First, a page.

This way, it can be used to generalize the sample mean so it can be used as an estimate of the whole population.

In fact, standard error can be generalized to any statistic like standard deviation, median etc. For example, if you compute the standard deviation of the standard deviations (of the samples), it is called, standard error of the standard deviation. Feels like a tongue twister. But most commonly, when someone mention ‘Standard error’ it typically refers to the ‘Standard error of of the mean’.

## What is the Formula?

To calculate standard error, you simply divide the standard deviation of a given sample by the square root of the total number of items in the sample.

$$SE_{\bar{x}} = \frac{\sigma}{\sqrt{n}}$$

where, $SE_{\bar{x}}$ is the standard error of the mean, $\sigma$ is the standard deviation of the sample and n is the number of items in sample.

Do not confuse this with standard deviation. Because standard error of the sample statistic (like mean) is typically much smaller than the population standard deviation.

Notice few things here:

1. The Standard error depends on the number of items in the sample. As you increase the number of items in the sample, lower will be the standard error and more certain you will be about the estimates.
2. It uses statistics (standard deviation and number of items) computed from the sample itself, and not of the population. That is, you don’t need to know the population parameters beforehand to compute standard error. This makes it pretty convenient.
3. Standard error can also be used as an estimate of how representative a given sample is of a population. The smaller the value, more representative is the sample of the whole population.

Below is a computation for the standard error of the mean:

# Compute Standard Error
sample1 = [400, 420, 470, 510, 590]
se = stdev(sample1)/len(sample1)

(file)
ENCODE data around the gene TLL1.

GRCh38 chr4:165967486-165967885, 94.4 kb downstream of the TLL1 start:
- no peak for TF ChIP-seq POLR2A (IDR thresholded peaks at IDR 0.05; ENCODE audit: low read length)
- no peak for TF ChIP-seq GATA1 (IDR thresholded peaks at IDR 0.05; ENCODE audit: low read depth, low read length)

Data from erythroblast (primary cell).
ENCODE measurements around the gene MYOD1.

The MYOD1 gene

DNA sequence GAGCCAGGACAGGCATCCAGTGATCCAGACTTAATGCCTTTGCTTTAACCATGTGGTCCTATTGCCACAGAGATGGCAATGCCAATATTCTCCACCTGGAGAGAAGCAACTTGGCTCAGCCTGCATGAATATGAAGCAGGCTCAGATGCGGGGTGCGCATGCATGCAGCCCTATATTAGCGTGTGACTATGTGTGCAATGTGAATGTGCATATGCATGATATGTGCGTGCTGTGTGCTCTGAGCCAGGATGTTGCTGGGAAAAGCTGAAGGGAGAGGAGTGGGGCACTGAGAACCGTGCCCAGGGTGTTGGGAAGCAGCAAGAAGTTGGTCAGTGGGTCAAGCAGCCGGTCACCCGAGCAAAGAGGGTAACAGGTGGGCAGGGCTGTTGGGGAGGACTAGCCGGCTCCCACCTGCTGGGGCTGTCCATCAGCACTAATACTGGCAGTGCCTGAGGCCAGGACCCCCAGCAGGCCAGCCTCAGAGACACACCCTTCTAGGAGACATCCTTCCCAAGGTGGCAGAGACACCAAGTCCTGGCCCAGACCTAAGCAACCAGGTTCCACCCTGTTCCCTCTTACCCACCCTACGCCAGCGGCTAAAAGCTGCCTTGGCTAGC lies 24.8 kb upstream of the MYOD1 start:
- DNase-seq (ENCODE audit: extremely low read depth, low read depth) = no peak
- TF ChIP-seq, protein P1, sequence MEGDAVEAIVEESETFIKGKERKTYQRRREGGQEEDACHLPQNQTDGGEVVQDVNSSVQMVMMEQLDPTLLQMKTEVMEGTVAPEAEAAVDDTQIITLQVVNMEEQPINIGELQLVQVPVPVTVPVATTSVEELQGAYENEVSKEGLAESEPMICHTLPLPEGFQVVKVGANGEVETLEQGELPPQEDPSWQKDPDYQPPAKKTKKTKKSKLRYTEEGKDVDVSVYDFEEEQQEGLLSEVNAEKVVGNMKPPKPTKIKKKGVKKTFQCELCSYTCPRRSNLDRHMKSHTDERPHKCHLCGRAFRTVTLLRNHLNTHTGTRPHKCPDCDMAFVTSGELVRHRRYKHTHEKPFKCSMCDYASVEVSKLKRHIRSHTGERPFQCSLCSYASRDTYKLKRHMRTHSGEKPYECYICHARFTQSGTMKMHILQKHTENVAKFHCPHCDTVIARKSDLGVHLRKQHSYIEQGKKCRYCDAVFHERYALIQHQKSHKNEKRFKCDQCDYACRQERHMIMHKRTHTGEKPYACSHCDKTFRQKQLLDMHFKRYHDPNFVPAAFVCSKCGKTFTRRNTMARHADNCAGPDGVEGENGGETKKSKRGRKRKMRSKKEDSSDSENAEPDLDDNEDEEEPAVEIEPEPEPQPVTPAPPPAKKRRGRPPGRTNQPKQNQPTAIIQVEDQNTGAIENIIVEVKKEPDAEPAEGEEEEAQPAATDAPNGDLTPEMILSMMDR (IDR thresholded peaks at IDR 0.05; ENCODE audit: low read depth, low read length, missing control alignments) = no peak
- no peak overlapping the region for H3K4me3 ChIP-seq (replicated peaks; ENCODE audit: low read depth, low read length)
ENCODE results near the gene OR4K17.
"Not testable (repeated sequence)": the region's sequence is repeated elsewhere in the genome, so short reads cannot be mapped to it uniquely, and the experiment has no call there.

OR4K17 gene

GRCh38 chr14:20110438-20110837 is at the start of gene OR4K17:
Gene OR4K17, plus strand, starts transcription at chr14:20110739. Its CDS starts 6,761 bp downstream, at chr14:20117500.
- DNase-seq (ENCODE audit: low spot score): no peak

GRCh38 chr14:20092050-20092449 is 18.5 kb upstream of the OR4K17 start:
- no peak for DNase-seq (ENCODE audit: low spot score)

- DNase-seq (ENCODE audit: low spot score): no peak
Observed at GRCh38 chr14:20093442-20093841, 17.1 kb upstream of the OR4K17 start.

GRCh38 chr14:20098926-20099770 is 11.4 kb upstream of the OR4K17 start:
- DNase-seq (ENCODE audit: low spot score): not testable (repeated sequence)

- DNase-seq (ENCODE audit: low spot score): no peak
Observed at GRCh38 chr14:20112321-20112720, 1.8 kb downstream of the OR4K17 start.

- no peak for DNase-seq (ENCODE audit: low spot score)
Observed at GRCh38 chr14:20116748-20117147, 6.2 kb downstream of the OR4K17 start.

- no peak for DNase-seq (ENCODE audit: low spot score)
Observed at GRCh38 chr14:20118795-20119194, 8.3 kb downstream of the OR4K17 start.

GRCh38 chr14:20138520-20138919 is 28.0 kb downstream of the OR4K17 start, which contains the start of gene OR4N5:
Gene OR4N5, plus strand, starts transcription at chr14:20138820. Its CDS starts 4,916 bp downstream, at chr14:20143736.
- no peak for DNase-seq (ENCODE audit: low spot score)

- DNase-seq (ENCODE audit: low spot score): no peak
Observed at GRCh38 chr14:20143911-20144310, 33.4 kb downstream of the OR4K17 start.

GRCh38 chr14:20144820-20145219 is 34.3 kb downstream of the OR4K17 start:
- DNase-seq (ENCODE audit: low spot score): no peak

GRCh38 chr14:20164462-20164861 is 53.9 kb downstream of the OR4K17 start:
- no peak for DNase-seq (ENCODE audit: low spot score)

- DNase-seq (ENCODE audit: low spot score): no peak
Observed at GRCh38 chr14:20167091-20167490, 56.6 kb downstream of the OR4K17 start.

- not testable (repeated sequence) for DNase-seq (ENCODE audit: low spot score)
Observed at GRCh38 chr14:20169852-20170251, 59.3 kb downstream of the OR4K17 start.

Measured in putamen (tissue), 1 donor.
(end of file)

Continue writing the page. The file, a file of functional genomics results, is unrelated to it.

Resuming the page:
print('Standard Error: ', round(se, 2))

Standard Error:  15.19


## How to calculate standard error?

Problem Statement

A school aptitude test for 15 year old students studying in a particular territory’s curriculum, is designed to have a mean score of 80 units and a standard deviation of 10 units. A sample of 15 answer papers has a mean score of 85. Can we assume that these 15 scores come from the designated population?

Solution

Our task is to determine if this sample comes from the above mentioned population.

How to solve this?

We approach this problem by computing the standard error of the sample means and use it to compute the confidence interval between which the sample means are expected to fall.

If the given sample mean falls inside this interval, then its safe to assume that the sample comes from the given population.

Time to get into the math.

## Using standard error to compute confidence interval

Standard error is often used to compute confidence intervals

We know, n = 15, x_bar = 85, σ = 10

$$SE_\bar{x} = \frac{\sigma}{\sqrt{n}} = \frac{10}{\sqrt{15}} = 2.581$$

From a property of normal distribution, we can say with 95% confidence level that the sample means are expected to lie within a confidence interval of plus or minus two standard errors of the sample statistic from the population parameter.

But where did ‘normal distribution’ come from? You may wonder how we can directly assume a normal distribution is followed in this case. Or rather shouldn’t we test if the sample follows a normal distribution first before computing the confidence intervals.

Well, that’s NOT required. Because, the Central Limit Theorem tells us that even if a population is not normally distributed, a collection of sample means from that population will infact follow a normal distribution. So, its a valid assumption.

Back to the problem, let’s compute the confidence intervals for 95% Confidence Level.

• Lower Limit : 80 - (2*2.581) = 74.838
• Upper Limit : 80 + (2*2.581) = 85.162

So, 95% of our 15 item sample means are expected to fall between 74.838 and 85.162.

Since the sample mean of 85.0 lies within the computed range, there is no reason to believe that the sample does not belong to the population.

## Conclusion

Standard error is a commonly used term that we sometimes ignore to fully understand its significance. I hope the concept is clear and you can now relate how you can use standard error in appropriate situations.

Next topic: Confidence Interval